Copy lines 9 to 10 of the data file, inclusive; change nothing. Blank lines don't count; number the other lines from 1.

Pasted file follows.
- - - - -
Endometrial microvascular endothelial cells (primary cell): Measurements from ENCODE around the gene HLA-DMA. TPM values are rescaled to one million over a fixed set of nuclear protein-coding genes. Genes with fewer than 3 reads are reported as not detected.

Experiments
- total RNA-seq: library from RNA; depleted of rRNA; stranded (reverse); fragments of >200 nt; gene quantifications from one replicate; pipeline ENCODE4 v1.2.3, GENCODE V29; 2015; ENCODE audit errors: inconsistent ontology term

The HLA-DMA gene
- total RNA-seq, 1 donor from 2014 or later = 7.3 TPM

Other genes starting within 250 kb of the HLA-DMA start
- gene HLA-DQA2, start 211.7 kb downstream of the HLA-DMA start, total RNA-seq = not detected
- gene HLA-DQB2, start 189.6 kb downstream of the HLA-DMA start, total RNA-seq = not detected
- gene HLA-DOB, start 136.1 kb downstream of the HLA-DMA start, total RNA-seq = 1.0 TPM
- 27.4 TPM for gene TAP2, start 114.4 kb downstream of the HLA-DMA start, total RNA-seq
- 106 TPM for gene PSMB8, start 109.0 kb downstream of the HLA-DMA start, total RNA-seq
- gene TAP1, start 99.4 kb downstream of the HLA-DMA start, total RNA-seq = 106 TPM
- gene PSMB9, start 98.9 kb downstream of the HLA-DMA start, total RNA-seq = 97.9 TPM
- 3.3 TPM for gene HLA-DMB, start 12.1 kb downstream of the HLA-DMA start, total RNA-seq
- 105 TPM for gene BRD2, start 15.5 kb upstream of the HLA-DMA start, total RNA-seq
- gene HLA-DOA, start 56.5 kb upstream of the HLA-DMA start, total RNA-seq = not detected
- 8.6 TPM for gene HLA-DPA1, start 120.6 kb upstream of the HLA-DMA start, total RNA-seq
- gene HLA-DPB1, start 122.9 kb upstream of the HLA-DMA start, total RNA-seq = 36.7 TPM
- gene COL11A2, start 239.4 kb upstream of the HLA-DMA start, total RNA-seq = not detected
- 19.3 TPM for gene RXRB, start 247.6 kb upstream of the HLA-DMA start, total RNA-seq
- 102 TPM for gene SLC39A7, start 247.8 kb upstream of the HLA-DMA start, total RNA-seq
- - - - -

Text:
- gene HLA-DOB, start 136.1 kb downstream of the HLA-DMA start, total RNA-seq = 1.0 TPM
- 27.4 TPM for gene TAP2, start 114.4 kb downstream of the HLA-DMA start, total RNA-seq